A Lesson in the History of International Women\’s Day to Share with Your Kids

The International Women's Day 1981 Rally

March 8 is celebrated around the world as International Women's Day (IWD). In several countries, it's a federally recognized holiday, commemorated by celebrations, demonstrations, and events that focus on raising awareness of social and political issues that affect women. But until recently, the U.N. designated holiday hasn’t gotten much attention in the U.S. And I can admit, I didn't give it much attention, either.

Until the rise of third-wave feminism and the #MeToo movement, most folks in the states just didn’t know what was special about March 8. We weren’t purposefully ignoring it—a lot of us just didn’t know it was a thing. Now we do though, and here's where I'm starting when it comes to teaching my kids what International Women's Day is all about when they ask questions.

When Did International Women’s Day Start?

The first Women’s Day took place in New York City in 1909 and was organized by the Socialist Party of America. It morphed into International Women’s Day in 1911 and has been celebrated around the world ever since. 

In 1975, the United Nations officially recognized International Women’s Day as part of the Year of the Woman, and in 1980, President Jimmy Carter declared the week of March 8 Women’s History Week. Since, ever sitting President issues a Presidential Proclamation on International Women’s Day to venerate the accomplishments of American Women.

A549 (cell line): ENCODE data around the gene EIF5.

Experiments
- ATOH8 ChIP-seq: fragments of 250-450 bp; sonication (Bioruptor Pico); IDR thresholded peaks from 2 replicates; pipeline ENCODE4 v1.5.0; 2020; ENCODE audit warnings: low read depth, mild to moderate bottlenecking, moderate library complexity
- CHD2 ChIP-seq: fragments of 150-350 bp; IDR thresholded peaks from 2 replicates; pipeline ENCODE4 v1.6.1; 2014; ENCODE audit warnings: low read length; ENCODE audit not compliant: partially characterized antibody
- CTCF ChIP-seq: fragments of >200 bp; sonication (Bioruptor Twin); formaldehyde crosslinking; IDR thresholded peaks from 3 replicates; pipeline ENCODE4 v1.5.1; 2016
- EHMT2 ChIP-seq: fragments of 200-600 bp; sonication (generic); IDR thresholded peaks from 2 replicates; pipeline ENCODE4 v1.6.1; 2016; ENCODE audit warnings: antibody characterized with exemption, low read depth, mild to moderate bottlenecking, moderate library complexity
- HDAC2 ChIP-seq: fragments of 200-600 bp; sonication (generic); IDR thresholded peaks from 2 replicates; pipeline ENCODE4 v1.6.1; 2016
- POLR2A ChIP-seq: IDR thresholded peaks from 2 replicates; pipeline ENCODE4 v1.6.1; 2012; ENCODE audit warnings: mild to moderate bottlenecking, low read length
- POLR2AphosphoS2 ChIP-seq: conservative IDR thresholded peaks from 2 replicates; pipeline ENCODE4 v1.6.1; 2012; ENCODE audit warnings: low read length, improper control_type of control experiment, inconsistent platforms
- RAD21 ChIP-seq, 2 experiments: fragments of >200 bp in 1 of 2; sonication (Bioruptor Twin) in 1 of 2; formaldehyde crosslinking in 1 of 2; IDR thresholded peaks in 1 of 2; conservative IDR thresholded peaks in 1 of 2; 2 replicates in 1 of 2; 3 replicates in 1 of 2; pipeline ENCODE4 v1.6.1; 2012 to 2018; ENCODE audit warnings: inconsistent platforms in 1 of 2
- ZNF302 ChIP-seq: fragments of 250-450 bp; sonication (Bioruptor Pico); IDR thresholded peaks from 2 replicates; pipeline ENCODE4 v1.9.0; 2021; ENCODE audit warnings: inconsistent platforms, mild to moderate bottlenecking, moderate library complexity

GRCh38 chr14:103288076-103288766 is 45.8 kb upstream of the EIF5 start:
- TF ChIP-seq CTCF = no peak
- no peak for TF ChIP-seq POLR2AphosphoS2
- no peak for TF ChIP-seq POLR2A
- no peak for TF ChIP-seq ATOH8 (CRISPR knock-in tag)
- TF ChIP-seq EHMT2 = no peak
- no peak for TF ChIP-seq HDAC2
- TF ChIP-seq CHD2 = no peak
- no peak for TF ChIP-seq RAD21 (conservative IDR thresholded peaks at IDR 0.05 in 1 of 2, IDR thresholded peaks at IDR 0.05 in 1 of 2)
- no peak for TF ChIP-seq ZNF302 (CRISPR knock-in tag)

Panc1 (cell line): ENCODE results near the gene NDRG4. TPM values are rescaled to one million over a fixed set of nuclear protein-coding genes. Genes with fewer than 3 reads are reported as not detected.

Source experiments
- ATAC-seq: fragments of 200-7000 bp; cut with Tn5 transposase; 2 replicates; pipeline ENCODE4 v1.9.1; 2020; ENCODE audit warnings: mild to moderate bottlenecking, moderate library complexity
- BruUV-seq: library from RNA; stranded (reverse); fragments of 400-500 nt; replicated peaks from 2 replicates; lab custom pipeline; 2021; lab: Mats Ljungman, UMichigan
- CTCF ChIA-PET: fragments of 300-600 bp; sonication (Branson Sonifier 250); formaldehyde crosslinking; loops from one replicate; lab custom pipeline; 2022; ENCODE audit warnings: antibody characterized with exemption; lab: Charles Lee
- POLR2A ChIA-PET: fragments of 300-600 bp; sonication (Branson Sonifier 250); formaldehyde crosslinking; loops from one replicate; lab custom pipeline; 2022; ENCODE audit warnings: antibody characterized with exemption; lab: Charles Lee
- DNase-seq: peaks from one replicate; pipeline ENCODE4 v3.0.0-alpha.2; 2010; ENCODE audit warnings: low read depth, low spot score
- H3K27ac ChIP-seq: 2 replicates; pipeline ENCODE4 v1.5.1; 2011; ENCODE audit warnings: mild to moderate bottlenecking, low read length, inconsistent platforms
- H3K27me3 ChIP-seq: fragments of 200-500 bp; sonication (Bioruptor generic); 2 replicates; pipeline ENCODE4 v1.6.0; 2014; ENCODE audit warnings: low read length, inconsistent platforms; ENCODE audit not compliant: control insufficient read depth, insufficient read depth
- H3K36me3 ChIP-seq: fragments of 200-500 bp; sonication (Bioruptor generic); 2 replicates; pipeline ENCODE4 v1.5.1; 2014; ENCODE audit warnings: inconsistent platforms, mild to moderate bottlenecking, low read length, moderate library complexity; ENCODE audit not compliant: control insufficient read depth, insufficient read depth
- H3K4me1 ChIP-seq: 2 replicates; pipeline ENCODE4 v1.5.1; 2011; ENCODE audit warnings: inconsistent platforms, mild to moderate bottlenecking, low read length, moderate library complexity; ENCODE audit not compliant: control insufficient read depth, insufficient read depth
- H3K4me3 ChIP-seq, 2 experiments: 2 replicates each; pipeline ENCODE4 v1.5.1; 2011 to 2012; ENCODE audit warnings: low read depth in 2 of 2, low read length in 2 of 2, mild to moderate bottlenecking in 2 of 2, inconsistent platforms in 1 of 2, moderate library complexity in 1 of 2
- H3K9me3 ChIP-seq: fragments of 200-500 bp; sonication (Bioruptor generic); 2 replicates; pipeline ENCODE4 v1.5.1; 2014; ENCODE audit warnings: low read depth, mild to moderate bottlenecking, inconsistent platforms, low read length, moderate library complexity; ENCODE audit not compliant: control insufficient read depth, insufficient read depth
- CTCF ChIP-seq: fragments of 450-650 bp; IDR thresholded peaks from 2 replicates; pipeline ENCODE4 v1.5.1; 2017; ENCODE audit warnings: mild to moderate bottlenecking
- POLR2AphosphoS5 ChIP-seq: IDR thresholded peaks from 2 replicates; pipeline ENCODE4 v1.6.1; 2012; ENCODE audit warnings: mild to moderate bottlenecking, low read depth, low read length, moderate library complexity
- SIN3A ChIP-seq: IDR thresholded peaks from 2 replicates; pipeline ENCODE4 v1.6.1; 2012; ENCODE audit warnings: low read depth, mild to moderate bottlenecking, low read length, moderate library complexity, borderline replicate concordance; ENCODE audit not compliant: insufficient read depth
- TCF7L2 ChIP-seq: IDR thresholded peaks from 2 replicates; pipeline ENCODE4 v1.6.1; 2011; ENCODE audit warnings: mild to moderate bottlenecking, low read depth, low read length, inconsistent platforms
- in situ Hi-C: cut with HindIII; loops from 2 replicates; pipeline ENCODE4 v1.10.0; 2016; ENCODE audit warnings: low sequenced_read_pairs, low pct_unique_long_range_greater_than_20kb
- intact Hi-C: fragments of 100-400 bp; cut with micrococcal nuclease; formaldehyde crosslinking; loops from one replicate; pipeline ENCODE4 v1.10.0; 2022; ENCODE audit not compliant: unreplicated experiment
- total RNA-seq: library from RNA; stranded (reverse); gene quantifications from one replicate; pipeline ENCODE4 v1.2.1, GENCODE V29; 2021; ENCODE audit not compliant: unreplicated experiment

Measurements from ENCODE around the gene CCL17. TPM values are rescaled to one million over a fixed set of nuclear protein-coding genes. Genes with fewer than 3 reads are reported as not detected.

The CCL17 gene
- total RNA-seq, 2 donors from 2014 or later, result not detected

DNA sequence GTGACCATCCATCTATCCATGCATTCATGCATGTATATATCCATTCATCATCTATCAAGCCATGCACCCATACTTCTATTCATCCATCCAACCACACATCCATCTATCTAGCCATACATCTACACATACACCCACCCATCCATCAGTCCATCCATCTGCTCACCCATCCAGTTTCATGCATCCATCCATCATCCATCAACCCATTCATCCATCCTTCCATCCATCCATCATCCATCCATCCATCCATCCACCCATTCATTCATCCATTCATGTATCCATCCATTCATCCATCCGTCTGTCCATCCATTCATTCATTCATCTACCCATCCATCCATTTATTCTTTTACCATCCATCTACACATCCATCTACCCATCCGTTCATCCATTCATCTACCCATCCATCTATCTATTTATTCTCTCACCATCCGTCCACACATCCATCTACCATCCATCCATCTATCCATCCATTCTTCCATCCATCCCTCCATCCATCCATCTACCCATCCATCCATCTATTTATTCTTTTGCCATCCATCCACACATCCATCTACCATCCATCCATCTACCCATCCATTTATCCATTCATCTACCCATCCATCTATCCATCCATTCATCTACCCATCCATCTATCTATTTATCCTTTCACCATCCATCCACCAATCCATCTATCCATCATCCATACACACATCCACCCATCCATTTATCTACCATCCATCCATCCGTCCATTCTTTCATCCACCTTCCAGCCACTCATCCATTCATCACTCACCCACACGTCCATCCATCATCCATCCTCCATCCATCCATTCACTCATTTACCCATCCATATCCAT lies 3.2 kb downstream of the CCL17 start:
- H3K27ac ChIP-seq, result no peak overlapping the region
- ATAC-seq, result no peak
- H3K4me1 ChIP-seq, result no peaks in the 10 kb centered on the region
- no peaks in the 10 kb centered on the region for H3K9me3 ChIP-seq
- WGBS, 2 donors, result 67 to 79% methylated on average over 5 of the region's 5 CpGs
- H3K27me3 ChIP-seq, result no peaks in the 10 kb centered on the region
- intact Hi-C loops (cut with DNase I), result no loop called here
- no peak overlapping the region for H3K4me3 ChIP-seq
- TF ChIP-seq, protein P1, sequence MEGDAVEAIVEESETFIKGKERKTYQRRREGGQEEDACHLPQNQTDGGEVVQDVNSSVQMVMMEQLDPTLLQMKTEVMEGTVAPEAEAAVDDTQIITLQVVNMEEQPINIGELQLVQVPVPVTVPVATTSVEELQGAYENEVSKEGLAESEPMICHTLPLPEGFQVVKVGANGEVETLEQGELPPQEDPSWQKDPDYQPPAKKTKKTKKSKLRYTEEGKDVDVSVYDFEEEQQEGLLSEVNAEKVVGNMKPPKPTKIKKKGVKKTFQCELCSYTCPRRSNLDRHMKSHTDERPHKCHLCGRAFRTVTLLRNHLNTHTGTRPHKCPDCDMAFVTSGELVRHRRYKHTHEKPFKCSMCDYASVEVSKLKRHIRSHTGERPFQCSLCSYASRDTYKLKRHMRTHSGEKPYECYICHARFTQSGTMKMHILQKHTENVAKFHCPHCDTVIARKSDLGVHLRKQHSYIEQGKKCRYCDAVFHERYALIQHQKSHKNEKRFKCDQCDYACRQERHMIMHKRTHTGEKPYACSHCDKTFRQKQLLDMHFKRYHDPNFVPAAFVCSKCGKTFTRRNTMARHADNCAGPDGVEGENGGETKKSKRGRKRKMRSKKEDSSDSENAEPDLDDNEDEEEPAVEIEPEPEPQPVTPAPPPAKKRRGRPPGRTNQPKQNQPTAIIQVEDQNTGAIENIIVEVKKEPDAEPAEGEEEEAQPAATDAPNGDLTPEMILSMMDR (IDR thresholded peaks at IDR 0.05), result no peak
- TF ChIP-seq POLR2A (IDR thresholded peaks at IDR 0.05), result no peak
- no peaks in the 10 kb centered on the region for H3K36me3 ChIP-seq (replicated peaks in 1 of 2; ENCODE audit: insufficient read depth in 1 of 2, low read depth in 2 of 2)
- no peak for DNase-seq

Why Do We Need an International Women’s Day?

International Women’s Day provides women with a platform to showcase the issues, both social and political, to bring attention to the issues that we face. Sexism and misogyny, discrimination, and gender disparity are common across the globe–IWD provides women with a spotlight to shine on the inequalities we face at the hands of patriarchal societies.

What is the Theme of IWD 2020?

This year, the theme of IWD is #EachForEqual, and it's a rallying cry for women’s rights across the globe. Closing the gender pay gap, ensuring women receive the same rights as men around the world, and raising up women, recognizing their accomplishments, and setting the stage for advocacy and awareness are at the heart of the day. 

But it should be more than just shining a light on inequality. IWD should be a day of activism–not a Mother’s Day for feminists. Going back to the roots of IWD, to the radical message it brought in its infancy–that women deserve more than they’re getting, that they deserve equality and respect, that they are not fodder for the patriarchy–is what IWD is about and that message should persist.

Why Should Men Care About IWD?

There’s a paradigm shift happening in our culture, one where women are refusing to be silenced, refusing to play the roles they’ve historically been forced to fill. Women are wrenching control of their narrative as individuals and as a group, and men would do well to listen to what they have to say. 

The #MeToo and #TimesUp movements were just the beginning. Women are here, we’re tired of business as usual, and we’re going to start calling our own shots. 

That’s how I’m explaining IWD to my boys. How will you explain it to yours?

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